After taking off in July in Arizona, USA, Zephyr S logged a maiden flight of over 25 days, the longest duration flight ever made. An application has been made to establish this as a new world record. This maiden flight of the solar powered Zephyr S proves the system capabilities and achieved all the flight’s engineering objectives.
The previous longest flight duration record was also logged by a Zephyr prototype aircraft a few years ago, achieving then more than 14 days continuous flight, which already was ten times longer than any other aircraft in the world.
This new record flight was supported by the UK government and reflects the UK Ministry of Defence’s position as the first customer for this innovative and potentially game changing capability, as Airbus reports.
Zephyr is currently the most promising, solar–electric, stratospheric Unmanned Aerial Vehicle (UAV). It harnesses the sun’s rays, running exclusively on solar power, above the weather and conventional air traffic; filling a capability gap complimentary to satellites, UAVs and manned aircraft to provide persistent local satellite-like services.
“This very successful maiden flight represents a new significant milestone in the Zephyr programme, adding a new stratospheric flight endurance record which we hope will be formalised very shortly. We will in the coming days check all engineering data and outputs and start the preparation of additional flights planned for the second half of this year from our new operating site at the Wyndham airfield in Western Australia” said Jana Rosenmann, Head of Unmanned Aerial Systems at Airbus.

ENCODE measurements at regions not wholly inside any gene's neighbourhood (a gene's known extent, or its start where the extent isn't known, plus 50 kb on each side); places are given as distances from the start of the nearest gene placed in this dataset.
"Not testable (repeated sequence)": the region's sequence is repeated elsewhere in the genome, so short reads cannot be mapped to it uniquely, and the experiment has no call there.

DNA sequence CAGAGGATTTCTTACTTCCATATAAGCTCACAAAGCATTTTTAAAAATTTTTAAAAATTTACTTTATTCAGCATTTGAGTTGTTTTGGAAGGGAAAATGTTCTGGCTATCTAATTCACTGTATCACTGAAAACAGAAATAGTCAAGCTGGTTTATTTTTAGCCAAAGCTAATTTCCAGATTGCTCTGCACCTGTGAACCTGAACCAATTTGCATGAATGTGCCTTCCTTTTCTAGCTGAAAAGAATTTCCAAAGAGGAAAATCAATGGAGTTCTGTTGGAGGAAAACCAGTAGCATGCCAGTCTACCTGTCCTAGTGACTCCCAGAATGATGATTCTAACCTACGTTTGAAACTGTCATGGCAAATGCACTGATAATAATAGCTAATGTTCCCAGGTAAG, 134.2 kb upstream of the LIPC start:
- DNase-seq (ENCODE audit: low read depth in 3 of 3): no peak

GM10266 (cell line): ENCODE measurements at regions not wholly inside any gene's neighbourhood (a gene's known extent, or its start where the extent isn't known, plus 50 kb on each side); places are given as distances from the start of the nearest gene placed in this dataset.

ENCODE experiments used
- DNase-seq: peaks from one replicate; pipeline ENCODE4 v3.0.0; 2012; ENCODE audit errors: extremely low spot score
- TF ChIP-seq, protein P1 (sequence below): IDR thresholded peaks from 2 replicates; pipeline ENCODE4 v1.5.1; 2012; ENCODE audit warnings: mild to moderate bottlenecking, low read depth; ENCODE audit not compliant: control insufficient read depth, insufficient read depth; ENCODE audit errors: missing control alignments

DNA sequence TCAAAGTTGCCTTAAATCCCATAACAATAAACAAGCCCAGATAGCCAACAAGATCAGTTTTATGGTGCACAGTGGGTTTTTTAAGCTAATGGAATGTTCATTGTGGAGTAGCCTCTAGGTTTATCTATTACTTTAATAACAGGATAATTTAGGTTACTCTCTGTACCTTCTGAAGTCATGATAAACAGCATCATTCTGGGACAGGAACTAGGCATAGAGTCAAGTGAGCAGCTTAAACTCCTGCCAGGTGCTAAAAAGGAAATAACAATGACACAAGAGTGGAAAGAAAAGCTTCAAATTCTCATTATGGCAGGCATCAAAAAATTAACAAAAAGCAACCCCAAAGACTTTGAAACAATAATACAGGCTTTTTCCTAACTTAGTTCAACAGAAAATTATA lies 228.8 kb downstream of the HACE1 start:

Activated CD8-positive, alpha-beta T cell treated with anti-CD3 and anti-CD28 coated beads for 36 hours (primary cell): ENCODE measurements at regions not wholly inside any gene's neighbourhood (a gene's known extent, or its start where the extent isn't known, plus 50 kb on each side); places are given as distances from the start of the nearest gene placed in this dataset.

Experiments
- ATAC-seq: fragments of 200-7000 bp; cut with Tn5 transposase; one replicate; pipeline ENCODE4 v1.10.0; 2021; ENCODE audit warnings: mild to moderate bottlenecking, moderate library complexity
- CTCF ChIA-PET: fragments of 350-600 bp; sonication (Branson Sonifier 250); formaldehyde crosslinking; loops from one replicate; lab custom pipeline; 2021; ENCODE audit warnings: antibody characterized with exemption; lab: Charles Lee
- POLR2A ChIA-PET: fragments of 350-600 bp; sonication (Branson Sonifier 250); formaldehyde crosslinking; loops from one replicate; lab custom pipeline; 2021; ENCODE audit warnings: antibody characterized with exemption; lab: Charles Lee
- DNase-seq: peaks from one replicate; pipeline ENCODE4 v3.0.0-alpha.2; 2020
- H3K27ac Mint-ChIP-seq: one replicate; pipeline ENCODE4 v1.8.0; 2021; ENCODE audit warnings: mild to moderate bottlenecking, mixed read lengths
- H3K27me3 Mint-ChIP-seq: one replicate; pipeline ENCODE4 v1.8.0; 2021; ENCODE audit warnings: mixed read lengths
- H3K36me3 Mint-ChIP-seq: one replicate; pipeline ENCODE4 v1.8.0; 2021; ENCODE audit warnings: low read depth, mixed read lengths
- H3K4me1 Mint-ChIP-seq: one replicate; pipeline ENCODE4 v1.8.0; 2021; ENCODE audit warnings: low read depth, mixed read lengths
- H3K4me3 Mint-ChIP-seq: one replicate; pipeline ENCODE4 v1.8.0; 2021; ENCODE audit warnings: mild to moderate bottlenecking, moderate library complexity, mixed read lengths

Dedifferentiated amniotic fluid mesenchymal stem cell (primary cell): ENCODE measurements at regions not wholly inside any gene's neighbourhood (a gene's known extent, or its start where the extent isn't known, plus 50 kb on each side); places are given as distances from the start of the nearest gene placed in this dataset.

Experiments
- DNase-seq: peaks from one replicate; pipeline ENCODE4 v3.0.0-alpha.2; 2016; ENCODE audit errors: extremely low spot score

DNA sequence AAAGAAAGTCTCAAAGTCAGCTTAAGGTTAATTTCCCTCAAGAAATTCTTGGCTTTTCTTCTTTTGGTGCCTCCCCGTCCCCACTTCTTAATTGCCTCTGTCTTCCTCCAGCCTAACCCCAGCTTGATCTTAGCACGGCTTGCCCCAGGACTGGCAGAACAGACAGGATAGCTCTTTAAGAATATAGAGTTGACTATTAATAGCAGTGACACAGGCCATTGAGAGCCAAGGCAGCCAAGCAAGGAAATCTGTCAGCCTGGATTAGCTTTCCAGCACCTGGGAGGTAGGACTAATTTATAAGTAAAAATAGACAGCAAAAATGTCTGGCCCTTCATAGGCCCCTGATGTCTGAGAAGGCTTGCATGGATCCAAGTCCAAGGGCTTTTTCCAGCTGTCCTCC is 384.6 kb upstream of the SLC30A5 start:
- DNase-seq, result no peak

Zephyr will bring new see, sense and connect capabilities to both commercial and military customers. According to the aircraft manufacturer, the pseudo-satellite will provide the potential to revolutionise disaster management, including monitoring the spread of wildfires or oil spills. It provides persistent surveillance, tracing the world’s changing environmental landscape and will be able to provide communications to the most unconnected parts of the world.